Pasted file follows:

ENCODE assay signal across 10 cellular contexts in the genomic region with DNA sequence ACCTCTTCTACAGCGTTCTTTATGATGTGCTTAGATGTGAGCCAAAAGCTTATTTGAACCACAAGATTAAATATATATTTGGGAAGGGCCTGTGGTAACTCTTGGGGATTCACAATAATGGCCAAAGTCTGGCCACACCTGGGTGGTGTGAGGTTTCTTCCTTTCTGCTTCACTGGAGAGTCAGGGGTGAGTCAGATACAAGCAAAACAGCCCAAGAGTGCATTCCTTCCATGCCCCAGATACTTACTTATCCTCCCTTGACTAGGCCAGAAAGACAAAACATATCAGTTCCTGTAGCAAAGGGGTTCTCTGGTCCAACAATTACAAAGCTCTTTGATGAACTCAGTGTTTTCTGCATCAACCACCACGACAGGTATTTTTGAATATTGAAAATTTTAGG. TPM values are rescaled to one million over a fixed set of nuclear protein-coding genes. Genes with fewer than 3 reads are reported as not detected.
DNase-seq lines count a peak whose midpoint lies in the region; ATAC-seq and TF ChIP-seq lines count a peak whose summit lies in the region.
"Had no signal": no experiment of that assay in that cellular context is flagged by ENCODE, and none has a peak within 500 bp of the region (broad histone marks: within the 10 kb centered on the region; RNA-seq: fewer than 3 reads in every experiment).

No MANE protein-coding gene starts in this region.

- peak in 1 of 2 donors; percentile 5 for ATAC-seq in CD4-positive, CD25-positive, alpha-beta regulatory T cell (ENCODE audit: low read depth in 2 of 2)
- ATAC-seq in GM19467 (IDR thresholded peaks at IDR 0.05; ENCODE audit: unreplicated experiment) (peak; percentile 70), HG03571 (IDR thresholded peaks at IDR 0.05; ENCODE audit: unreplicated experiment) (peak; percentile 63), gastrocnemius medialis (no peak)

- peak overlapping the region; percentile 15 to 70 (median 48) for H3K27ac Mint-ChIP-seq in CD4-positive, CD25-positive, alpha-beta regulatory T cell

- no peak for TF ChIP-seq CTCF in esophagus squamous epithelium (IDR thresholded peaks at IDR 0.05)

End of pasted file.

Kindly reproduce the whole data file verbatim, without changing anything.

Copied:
ENCODE assay signal across 10 cellular contexts in the genomic region with DNA sequence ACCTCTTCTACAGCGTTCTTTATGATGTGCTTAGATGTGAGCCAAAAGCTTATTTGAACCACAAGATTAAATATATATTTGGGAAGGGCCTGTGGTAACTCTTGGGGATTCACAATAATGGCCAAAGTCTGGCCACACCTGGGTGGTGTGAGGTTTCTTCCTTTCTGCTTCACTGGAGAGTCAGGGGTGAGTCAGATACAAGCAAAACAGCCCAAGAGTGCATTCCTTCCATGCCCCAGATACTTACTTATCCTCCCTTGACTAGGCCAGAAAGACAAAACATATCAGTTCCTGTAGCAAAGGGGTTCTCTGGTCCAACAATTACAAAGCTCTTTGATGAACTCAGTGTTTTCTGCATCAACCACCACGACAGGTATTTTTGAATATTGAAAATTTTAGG. TPM values are rescaled to one million over a fixed set of nuclear protein-coding genes. Genes with fewer than 3 reads are reported as not detected.
DNase-seq lines count a peak whose midpoint lies in the region; ATAC-seq and TF ChIP-seq lines count a peak whose summit lies in the region.
"Had no signal": no experiment of that assay in that cellular context is flagged by ENCODE, and none has a peak within 500 bp of the region (broad histone marks: within the 10 kb centered on the region; RNA-seq: fewer than 3 reads in every experiment).

No MANE protein-coding gene starts in this region.

- peak in 1 of 2 donors; percentile 5 for ATAC-seq in CD4-positive, CD25-positive, alpha-beta regulatory T cell (ENCODE audit: low read depth in 2 of 2)
- ATAC-seq in GM19467 (IDR thresholded peaks at IDR 0.05; ENCODE audit: unreplicated experiment) (peak; percentile 70), HG03571 (IDR thresholded peaks at IDR 0.05; ENCODE audit: unreplicated experiment) (peak; percentile 63), gastrocnemius medialis (no peak)

- peak overlapping the region; percentile 15 to 70 (median 48) for H3K27ac Mint-ChIP-seq in CD4-positive, CD25-positive, alpha-beta regulatory T cell

- no peak for TF ChIP-seq CTCF in esophagus squamous epithelium (IDR thresholded peaks at IDR 0.05)